'gdY': 0.05,
        'gdZ': 0.05,
        'n_sources': 64,
}
k = KCSD(elec_pos, pots, params)

k.estimate_pots()
k.estimate_csd()

k.plot_all()
_images/kcsd3d_2doc.png

The sample reconstruction in 3D

Such a dataset can be also visualized using mayavi:

from mayavi import mlab

csd = k.solver.estimated_csd[:,:,:,0]
#setting up a proper gui backend
%gui wx
mlab.pipeline.image_plane_widget(mlab.pipeline.scalar_field(csd),
                        plane_orientation='x_axes',
                        slice_index=10,
                        )
mlab.pipeline.image_plane_widget(mlab.pipeline.scalar_field(csd),
                        plane_orientation='y_axes',
                        slice_index=10,
                        )
mlab.outline()
_images/kcsd3d_mayavi2.png

The same reconstruction visualized with mayavi

Contributing

Contributions are welcome, and they are greatly appreciated! Every little bit helps, and credit will always be given.

You can contribute in many ways:

Types of Contributions

Report Bugs

Report bugs at https://github.com/INCF/pykCSD/issues.

If you are reporting a bug, please include:

  • Your operating system name and version.
  • Any details about your local setup that might be helpful in troubleshooting.
  • Detailed steps to reproduce the bug.

Fix Bugs

Look through the GitHub issues for bugs. Anything tagged with “bug” is open to whoever wants to implement it.

Implement Features

Look through the GitHub issues for features. Anything tagged with “feature” is open to whoever wants to implement it.

Write Documentation

pykCSD could always use more documentation, whether as part of the official pykCSD docs, in docstrings, or even on the web in blog posts, articles, and such.

Submit Feedback

The best way to send feedback is to file an issue at https://github.com/INCF/pykCSD/issues.

If you are proposing a feature:

  • Explain in detail how it would work.
  • Keep the scope as narrow as possible, to make it easier to implement.
  • Remember that this is a volunteer-driven project, and that contributions are welcome :)

Get Started!

Ready to contribute? Here’s how to set up pykCSD for local development.

  1. Fork the pykCSD repo on GitHub.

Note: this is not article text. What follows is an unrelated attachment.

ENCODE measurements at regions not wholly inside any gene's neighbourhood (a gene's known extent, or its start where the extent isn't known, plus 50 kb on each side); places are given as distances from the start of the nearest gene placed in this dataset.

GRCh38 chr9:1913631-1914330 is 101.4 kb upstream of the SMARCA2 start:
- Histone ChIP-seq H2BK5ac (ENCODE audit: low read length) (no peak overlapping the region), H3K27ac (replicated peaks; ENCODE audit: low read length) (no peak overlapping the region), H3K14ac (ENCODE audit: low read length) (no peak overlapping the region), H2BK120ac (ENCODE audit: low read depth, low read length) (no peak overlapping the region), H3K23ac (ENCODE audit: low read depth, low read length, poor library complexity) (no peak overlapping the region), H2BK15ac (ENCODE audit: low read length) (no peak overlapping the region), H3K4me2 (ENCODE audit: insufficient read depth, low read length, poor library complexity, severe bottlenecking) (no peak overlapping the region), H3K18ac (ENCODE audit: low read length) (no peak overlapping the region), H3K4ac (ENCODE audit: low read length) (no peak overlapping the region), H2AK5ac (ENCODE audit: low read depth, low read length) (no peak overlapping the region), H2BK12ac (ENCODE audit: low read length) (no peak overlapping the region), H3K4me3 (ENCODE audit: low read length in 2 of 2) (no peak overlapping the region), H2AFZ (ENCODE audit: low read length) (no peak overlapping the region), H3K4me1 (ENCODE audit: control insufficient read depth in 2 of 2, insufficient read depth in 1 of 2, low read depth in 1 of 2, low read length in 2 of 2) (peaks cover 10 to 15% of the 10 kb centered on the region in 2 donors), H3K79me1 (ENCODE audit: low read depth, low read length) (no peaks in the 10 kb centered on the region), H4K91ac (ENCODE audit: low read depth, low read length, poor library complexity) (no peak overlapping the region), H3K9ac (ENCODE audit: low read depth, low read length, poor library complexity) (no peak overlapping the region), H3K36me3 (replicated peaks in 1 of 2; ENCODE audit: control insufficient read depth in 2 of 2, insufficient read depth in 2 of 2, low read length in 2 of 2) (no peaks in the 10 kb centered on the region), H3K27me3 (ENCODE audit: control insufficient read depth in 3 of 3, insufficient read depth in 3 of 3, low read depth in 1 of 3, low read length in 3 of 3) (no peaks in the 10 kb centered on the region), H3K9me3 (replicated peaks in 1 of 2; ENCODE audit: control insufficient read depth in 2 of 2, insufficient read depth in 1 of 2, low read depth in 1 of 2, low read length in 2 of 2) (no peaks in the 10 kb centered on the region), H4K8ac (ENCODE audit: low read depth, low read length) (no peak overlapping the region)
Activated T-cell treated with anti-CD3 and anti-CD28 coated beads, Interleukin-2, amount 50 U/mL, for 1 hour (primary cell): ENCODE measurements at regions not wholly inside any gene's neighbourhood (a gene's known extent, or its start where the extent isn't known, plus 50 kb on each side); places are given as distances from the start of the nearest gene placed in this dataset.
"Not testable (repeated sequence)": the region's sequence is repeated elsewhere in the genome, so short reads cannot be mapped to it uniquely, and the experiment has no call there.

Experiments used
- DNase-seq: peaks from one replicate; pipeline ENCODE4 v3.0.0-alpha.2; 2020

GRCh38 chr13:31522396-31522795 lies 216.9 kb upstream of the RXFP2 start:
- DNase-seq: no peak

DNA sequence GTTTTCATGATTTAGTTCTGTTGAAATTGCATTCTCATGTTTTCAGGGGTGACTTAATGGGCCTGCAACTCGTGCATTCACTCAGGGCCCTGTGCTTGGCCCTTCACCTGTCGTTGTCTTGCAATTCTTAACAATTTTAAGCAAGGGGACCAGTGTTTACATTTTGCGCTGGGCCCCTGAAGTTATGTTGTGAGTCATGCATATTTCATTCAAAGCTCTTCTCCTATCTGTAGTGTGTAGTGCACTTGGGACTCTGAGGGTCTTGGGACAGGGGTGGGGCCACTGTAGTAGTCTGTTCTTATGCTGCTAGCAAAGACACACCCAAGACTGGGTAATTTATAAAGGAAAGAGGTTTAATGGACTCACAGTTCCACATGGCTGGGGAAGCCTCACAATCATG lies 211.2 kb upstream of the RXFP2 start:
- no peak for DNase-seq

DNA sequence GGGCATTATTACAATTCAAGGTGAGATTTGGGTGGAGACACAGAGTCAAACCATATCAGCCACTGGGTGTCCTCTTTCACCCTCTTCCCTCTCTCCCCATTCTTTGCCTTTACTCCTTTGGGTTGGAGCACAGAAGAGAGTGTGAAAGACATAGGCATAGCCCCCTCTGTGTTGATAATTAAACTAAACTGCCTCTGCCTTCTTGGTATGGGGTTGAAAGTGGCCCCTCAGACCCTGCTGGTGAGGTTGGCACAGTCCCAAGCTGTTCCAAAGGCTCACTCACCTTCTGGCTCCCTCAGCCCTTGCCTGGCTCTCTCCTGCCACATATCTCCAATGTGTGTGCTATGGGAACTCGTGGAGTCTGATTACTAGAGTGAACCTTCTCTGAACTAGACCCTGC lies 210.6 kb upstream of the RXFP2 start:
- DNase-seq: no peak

2. Clone your fork locally:

    $ git clone git@github.com:your_name_here/pykCSD.git
    
  3. Install your local copy into a virtualenv. Assuming you have virtualenvwrapper installed, this is how you set up your fork for local development:

    $ mkvirtualenv pykCSD
    $ cd pykCSD/
    $ python setup.py develop
    
  4. Create a branch for local development:

    $ git checkout -b name-of-your-bugfix-or-feature
    

    Now you can make your changes locally.

  5. When you’re done making changes, check that your changes pass flake8 and the tests, including testing other Python versions with tox:

    $ flake8 pykCSD tests
    $ python setup.py test
    $ tox
    

    To get flake8 and tox, just pip install them into your virtualenv.

  6. Commit your changes and push your branch to GitHub:

    $ git add .
    $ git commit -m "Your detailed description of your changes."
    $ git push origin name-of-your-bugfix-or-feature
    
  7. Submit a pull request through the GitHub website.

Pull Request Guidelines

Before you submit a pull request, check that it meets these guidelines:

  1. The pull request should include tests.
  2. If the pull request adds functionality, the docs should be updated. Put your new functionality into a function with a docstring, and add the feature to the list in README.rst.
  3. The pull request should work for Python 2.7, and 3.3. Check https://travis-ci.org/INCF/pykCSD/pull_requests and make sure that the tests pass for all supported Python versions.

Tips

To run a subset of tests:

$ python -m unittest tests.test_pykCSD

Credits

Scientific Lead

  • Daniel Wójcik

Development Lead

Contributors

None yet. Why not be the first?

Base

This project is based on the Matlab implementation developed by Jan Potworowski.

History

Indices and tables